Posted 11th July 2019 | 4 Comments

Open tube train doors incident may have been caused by stress

@roryfergusbrown

@roryfergusbrown

A COMBINATION of fatigue and low blood sugar may have been behind the failure of an Underground train driver to make sure all the doors were closed before he left a station.

The Rail Accident Investigation Branch has also said poor training could have been another factor.

The incident happened on 1 September last year on a northbound Jubilee Line train. It left Finchley Road with ten sets of double doors open, and achieved a speed of about 60km/h between Finchley Road and the next station, West Hampstead.

None of the 30 passengers on board were hurt.

The RAIB has made four recommendations, including greater use of simulators during driver training.

RAIB chief inspector Simon French said: ‘This very unusual incident highlights the stresses which Underground train operators can be subject to when something goes wrong. A technical fault which developed suddenly and without warning created a situation which the train operator had never encountered before. His attempts to solve the problem led him to isolate a safety circuit and move off without checking that the train doors were properly closed. In fact, ten sets of doors along one side of the train were wide open as the train ran the full distance to the next station. It is fortunate that there was no-one close to the doors at the time.

‘The rise of automatic operation has greatly improved the reliability of train services, but it has reduced the amount of engagement the train operator has with the on-train systems and equipment, which have become ever more complex. It is rare that an operator has to deal with a technical problem in service and understandable that, as in this case, they may sometimes be unsure of what steps to take. It is therefore important that operators are given the best possible training, and that the effectiveness of their response to problems is assessed as part of the company’s competence management system.’

Transport for London said safety was its ‘top priority’, and London Underground has already taken action in response to the RAIB’s findings.

TfL director of health, safety and environment Jill Collis said: ‘We will continue to review our procedures to ensure we consider all the recommendations made in the RAIB report, and continue to work to ensure that the Tube network is as safe as possible.’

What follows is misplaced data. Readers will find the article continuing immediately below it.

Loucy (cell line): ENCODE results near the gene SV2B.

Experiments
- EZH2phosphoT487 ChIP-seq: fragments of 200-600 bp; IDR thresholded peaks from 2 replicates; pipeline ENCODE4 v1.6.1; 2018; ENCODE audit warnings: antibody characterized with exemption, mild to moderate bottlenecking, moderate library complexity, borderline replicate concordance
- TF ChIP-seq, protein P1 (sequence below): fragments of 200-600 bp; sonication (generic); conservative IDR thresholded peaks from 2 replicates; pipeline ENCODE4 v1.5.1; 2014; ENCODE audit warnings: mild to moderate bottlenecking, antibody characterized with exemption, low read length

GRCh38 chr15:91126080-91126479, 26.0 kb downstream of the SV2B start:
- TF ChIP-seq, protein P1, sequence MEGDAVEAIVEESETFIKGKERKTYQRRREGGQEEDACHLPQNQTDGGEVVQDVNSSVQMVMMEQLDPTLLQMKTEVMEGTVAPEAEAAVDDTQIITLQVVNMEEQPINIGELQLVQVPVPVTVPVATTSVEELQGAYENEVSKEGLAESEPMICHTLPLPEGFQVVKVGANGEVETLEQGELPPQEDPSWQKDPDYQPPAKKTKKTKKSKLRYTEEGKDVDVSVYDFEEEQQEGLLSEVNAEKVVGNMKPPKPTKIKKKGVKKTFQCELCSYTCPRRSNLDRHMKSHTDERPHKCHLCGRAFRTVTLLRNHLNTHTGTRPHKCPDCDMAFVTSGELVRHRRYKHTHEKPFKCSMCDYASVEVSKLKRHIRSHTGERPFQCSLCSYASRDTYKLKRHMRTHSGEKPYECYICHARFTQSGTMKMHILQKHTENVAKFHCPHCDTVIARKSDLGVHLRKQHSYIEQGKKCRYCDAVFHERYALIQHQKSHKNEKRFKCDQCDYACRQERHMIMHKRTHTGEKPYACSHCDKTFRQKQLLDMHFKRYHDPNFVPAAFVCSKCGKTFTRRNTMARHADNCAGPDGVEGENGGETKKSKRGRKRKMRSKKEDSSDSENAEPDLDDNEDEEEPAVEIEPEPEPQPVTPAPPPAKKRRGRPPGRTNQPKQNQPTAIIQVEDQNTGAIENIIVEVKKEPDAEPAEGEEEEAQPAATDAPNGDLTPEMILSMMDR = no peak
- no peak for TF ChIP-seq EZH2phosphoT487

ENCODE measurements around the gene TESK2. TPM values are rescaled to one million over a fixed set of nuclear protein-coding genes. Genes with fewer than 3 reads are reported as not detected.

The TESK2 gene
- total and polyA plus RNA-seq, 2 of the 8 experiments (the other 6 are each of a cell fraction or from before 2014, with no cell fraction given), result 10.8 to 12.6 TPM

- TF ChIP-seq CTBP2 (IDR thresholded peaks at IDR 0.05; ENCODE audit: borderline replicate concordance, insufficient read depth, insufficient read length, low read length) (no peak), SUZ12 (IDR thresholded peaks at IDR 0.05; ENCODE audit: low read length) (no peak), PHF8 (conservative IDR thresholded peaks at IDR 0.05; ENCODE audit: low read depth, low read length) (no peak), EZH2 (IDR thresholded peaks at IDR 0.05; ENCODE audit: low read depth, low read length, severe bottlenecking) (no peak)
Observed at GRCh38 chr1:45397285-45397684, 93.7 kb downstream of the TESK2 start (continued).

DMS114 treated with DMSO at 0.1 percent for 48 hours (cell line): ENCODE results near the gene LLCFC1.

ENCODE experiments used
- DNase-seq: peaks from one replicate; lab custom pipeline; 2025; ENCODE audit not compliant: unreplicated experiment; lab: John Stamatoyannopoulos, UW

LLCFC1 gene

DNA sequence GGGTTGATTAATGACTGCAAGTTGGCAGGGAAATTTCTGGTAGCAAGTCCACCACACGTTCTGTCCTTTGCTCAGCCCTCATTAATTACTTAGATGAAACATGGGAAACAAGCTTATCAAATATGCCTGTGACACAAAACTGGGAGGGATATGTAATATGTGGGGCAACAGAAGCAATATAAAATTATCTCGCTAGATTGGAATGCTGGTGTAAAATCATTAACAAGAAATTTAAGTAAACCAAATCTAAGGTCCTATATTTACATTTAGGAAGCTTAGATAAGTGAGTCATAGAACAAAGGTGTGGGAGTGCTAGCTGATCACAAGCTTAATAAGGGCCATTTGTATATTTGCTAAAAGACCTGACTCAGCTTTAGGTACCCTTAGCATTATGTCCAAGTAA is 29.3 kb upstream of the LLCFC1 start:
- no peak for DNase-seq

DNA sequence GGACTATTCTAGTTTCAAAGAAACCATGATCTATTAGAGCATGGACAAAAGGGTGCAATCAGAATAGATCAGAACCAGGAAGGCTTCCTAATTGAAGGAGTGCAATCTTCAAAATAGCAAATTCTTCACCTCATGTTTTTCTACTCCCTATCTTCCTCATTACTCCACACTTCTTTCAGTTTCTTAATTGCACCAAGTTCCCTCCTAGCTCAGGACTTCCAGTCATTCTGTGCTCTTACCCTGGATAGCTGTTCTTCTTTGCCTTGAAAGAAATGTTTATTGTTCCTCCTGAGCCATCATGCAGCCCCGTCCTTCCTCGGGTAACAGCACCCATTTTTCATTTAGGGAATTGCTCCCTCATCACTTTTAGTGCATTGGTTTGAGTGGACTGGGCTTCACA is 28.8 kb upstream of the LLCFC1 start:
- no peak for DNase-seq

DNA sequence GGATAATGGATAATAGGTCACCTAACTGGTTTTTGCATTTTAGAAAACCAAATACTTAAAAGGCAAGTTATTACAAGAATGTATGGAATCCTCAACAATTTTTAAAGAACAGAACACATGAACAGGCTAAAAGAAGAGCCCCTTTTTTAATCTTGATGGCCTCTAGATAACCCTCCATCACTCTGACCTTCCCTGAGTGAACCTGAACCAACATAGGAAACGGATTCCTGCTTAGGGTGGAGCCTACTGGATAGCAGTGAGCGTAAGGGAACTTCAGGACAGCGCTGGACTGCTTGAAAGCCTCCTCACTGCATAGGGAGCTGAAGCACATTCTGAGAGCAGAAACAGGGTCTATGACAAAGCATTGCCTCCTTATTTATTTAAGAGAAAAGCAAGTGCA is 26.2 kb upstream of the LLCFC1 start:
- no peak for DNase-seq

Reader Comments:

Views expressed in submitted comments are that of the author, and not necessarily shared by Railnews.

  • Kai Chung, Kent

    It is clearly a Design Fault of the Train, the train in question was originally designed around 1989/1990 time, hence the very 1980's interior colour theme internally, dating from the 1980's. A major design fault, as the automatic system should have cut out once the doors were isolated, forcing the Operator to use Slow Speed Restricted Manual in order to move the train to the next station, as is the case with all other London Underground automatically driven trains. Don't blame the Operator for this. It's the Train Manufacturer who should appear in court for a serious latent design fault which has remained unnoticed for three decades.

  • Andrew Gwilt, Benfleet Essex

    Must be very scary for the passengers to see the doors left wide open whilst the train was moving and the driver has forgotten to close the doors. Which I do think it was to do with the driver experiencing fatigue as a result of working long hours without no rest.

  • Sam Green, York

    But surely the door interlocking would prevent the train drawing power if the driver tried to depart with the doors open.So the fault lies within the train`s safety systems!
    [See my answer below. The interlocking circuit had been isolated.--Ed.]

  • jak jaye, surrey

    Sorry to ask the obvious, the trains should have a automatic override that prevents them from starting with the doors open,or am i missing something?
    [Simon French, quoted in our story, explains what happened: "His attempts to solve the problem led him to isolate a safety circuit and move off without checking". So the automatic protection was isolated.--Ed.]

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